Opposition group calls for stop on wind turbine applications following new Scout Moor expansion proposals
Rossendale’s opposition leader has called for a suspension of wind turbine developments in the Valley.
The call by the Conservative group came as Rossendale and Rochdale councils received plans to expand Scout Moor Wind Farm. A joint venture between Peel Energy and United Utilities is hoping to add 16 turbines to the existing 26, making the site a 42-turbine development, which could power over 20,000 homes.
This week, a Freedom of Information request by the Free Press has revealed the scale of wind turbine planning applications sent to Rossendale council.
It has emerged that the council has received 54 applications over the last five years and approved more than half of them.
Coun Darryl Smith, the Conservative group leader, called for the council to put a freeze to any more applications.
He pointed to Hampshire council, which banned all large wind turbine developments in 2013, and pledged to follow suit.
He said: “I think the time is now for Rossendale to do something similar. In fact, it should have been done earlier.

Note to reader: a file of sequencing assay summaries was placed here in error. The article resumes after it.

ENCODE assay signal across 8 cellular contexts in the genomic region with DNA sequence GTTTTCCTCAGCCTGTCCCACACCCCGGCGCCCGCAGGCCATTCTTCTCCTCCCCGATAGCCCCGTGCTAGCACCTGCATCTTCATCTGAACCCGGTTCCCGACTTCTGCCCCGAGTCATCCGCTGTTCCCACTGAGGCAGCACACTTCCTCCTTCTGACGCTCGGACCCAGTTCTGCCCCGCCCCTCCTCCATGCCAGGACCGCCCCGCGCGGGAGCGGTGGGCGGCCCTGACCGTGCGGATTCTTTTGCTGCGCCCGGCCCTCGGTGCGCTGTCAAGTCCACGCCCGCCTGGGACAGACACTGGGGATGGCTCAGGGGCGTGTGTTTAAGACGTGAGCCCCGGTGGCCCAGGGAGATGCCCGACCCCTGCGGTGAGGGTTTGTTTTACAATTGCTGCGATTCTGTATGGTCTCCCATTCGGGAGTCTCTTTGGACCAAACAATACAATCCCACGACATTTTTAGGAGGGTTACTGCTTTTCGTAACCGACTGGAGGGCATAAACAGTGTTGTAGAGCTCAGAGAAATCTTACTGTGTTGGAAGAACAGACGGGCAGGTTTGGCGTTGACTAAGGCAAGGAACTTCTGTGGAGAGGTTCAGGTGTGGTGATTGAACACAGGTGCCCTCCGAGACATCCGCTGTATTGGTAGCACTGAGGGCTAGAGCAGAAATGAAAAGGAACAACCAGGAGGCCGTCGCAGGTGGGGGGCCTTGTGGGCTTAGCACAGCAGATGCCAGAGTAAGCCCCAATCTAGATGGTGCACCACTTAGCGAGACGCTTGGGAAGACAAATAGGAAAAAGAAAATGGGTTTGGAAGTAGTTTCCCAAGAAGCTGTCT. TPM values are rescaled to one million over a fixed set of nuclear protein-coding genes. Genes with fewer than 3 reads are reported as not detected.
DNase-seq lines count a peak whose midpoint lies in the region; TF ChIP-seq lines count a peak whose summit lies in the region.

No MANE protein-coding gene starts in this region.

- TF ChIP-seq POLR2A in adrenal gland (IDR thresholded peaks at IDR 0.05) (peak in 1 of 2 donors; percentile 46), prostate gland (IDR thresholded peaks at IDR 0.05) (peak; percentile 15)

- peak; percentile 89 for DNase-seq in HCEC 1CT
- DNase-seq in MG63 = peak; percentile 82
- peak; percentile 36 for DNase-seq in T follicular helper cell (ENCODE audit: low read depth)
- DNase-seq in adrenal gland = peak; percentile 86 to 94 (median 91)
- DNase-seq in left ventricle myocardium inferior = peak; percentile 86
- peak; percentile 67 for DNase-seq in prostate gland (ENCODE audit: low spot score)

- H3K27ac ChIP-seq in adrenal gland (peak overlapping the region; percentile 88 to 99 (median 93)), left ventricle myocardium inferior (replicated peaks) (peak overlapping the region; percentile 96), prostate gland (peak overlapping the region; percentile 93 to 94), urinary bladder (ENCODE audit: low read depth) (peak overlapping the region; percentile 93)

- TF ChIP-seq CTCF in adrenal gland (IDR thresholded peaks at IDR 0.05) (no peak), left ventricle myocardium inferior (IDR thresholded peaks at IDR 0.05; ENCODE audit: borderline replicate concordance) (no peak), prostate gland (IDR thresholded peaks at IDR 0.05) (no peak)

“I’ve been saying for quite a long time now for the council to hold a moratorium for all future wind turbine applications.
“Wind turbines are littering the landscape and we’ve got far too many of them already.”
Jon England, from Peel Energy, defended the Scout Moor Wind Farm project, saying it was important each proposal was judged on its own merits.
He said: “The proposed expansion of Scout Moor Wind Farm would bring significant benefits beyond the supply of electricity.
“We think that a campaign for a moratorium on more wind turbines in the Rossendale Valley is too simplistic and would result in lost opportunity for the environment and local communities.”
Tony Seaford, chairman of the Green Party in East Lancashire, said he was “very much in favour of renewable energy” and disagreed that wind turbines were a blight on the landscape.
He said: “We are all different and everybody is entitled to their opinion. It warms my heart when I see wind turbines.
“We need to make sure there’s a good business case for the general public to see it’s the only way if we’re going to save our planet.”
The FOI request revealed that between 2010 and 2014, the council approved a total of 28 applications for a total of 35 wind turbines. In addition, one application for four wind turbines was approved on appeal in 2011. The decision for one application from 2014, which comprises another 12 wind turbines, is still pending.
Over the same period, 12 applications were refused – seven of them on appeal – and 12 withdrawn.
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